Phase transitions of adsorbates: VI, Effect of deicing agents on the freezing of cement paste

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Journal titleJournal of the American Ceramic Society
Pages2630; # of pages: 5
Subjecthydrated cement; road pavements; freezing; saturated salt cement; phase transformation; Concrete
AbstractChanges in the dimensions and heat content of hydrated cement specimens were determined as a function of temperature and concentration of deicing agent in cooling- warming cycles between +15 degrees C and -70 degrees C. The concentration of the polar deicer (NaCl) solution varied from 0 to 26% and that of the nonpolar (urea) solution from 0 to 40%. The w/c raios were 0.4, 0.6, and 0.8 plain and 0. 5 air-entrained. Experiments were also conducted to clarify the effect of cooling rate and sample size. The observations can be explained by the mechanism previously proposed for phase transitions of adsorbates. In the presence of salts, freezing and melting of liquid exuded from the pores on cooling proceed according to the bulk phase diagram, producing double peaks in the thermograms except at extreme concentrations. The detrimental effect of deicers is attributed mainly to the high degree of saturation, a consequence of the low vapor pressure of the solutions. A beneficial aspect is the widening of the temperature range in which transitions occur. These opposing effects result in the worst conditions at a low deicer concentration (5% NaCl) and optimum conditions at a moderately high concentration (13% NaCl). Since the effect of deicers is physical, it should be common to all chemicals. Air entrainment, although beneficial in most circumstances, can be detrimental. The best protection against "salt scaling" appears to be reduction of porosity.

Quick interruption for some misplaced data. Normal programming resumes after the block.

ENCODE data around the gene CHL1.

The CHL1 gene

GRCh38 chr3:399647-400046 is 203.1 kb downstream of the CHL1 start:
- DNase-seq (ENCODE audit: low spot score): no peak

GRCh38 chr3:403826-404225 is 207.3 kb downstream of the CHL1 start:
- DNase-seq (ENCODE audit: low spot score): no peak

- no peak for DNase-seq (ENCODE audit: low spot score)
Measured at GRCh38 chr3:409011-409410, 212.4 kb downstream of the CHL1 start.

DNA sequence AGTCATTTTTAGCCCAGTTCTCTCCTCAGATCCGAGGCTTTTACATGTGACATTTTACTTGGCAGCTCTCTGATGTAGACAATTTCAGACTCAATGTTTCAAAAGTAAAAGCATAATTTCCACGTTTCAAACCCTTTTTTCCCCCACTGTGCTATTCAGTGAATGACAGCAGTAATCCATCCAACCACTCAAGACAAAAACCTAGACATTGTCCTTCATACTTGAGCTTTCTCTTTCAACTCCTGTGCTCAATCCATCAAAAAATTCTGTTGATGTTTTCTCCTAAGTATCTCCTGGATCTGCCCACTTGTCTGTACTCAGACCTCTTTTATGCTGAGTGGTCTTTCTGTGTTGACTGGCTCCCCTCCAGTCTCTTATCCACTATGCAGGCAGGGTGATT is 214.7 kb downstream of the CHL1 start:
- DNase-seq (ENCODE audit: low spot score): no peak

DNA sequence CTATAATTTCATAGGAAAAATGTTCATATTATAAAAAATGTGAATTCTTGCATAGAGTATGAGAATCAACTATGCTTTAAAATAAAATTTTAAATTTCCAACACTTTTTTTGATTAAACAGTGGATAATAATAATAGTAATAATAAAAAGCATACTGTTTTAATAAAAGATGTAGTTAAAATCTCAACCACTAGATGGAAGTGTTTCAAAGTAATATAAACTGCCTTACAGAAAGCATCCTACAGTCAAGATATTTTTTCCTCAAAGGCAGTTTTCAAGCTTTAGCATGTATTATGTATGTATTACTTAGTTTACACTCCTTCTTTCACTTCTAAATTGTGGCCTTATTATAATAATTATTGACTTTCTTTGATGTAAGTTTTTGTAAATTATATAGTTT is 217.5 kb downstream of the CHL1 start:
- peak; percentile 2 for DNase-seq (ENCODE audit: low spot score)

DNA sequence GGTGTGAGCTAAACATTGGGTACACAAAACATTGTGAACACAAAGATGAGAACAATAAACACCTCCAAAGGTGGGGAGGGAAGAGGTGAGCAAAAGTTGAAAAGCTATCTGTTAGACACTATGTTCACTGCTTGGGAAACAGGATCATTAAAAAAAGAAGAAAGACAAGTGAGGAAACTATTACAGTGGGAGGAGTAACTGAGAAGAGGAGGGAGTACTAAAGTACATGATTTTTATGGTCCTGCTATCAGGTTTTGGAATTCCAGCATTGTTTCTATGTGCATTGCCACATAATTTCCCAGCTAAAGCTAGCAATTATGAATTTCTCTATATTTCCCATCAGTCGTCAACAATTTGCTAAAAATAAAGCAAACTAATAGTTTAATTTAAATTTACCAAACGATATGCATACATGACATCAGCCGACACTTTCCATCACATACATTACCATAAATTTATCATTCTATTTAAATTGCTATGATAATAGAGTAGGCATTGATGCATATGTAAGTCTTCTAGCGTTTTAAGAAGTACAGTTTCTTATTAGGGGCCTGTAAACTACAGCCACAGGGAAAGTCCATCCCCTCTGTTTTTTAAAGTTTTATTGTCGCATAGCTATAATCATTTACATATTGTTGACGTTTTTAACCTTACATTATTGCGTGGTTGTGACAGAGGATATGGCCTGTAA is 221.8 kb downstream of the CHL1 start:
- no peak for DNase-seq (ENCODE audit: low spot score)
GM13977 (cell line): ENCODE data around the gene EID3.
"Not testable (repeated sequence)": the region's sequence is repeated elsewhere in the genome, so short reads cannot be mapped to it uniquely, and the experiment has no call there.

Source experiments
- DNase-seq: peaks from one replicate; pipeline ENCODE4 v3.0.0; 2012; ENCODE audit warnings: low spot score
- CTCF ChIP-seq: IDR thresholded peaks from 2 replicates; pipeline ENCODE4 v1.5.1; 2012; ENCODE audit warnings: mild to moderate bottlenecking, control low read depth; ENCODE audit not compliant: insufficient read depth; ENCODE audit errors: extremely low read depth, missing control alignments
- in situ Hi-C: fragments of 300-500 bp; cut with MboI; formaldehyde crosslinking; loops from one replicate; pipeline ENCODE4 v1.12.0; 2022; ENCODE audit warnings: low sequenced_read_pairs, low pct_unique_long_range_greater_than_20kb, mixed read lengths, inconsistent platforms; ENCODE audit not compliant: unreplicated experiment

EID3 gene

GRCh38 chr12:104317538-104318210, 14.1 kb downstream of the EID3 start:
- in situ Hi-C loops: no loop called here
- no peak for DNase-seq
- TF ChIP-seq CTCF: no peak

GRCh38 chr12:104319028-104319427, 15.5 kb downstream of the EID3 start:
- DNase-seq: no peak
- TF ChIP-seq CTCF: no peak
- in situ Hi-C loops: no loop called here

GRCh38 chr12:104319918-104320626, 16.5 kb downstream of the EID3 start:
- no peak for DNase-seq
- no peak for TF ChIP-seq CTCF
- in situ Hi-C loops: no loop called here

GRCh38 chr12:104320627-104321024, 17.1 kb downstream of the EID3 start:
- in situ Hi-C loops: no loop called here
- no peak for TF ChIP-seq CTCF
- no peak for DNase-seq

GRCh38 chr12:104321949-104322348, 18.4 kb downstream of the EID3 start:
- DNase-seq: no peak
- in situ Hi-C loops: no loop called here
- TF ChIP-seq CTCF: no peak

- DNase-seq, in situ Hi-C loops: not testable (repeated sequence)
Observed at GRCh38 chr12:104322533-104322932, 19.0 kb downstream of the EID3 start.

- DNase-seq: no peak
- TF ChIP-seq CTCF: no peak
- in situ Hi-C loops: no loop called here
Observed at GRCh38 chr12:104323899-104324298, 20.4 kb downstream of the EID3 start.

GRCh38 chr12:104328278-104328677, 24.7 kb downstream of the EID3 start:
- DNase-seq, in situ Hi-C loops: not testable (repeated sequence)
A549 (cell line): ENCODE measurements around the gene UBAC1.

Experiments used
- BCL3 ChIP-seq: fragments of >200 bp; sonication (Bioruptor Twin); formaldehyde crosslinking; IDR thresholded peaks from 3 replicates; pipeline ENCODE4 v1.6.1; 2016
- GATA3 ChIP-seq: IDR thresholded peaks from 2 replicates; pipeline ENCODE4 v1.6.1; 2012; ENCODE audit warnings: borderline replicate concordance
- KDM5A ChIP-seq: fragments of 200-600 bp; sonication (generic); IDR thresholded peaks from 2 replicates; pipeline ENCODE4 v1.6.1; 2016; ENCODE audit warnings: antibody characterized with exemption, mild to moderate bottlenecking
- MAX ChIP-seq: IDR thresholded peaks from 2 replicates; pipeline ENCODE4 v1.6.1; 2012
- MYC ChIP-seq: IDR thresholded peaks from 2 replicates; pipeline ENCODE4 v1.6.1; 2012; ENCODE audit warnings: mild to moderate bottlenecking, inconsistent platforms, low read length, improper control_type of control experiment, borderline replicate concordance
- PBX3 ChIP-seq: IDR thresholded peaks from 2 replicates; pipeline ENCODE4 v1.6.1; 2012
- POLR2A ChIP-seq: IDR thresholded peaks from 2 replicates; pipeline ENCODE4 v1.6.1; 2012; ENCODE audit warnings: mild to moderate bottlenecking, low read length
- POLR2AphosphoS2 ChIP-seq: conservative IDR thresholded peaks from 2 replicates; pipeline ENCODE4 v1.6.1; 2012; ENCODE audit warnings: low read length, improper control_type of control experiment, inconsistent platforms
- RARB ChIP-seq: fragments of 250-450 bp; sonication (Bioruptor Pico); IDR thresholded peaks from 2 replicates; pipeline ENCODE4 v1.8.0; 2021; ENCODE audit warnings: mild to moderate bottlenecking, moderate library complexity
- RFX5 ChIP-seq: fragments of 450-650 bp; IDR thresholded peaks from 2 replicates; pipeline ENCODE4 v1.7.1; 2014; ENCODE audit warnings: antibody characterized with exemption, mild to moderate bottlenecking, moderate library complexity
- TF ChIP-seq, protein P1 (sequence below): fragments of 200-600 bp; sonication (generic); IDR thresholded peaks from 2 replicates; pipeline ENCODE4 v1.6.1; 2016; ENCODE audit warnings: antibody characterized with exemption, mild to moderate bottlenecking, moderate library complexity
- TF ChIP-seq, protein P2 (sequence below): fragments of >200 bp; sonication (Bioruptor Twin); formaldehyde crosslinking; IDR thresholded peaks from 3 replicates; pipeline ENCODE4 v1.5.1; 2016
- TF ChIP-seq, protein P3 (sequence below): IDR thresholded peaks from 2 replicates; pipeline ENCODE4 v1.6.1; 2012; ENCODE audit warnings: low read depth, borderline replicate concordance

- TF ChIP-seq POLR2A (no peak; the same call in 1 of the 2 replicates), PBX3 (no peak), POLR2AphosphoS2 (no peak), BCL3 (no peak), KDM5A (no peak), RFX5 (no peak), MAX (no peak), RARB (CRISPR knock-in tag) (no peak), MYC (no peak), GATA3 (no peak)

Publication date
AffiliationNRC Institute for Research in Construction; National Research Council Canada
Peer reviewedNo
NRC number14434
NPARC number20374334
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Record identifierbd3428e8-b770-4075-a81e-7c0c175cb882
Record created2012-07-23
Record modified2016-05-09
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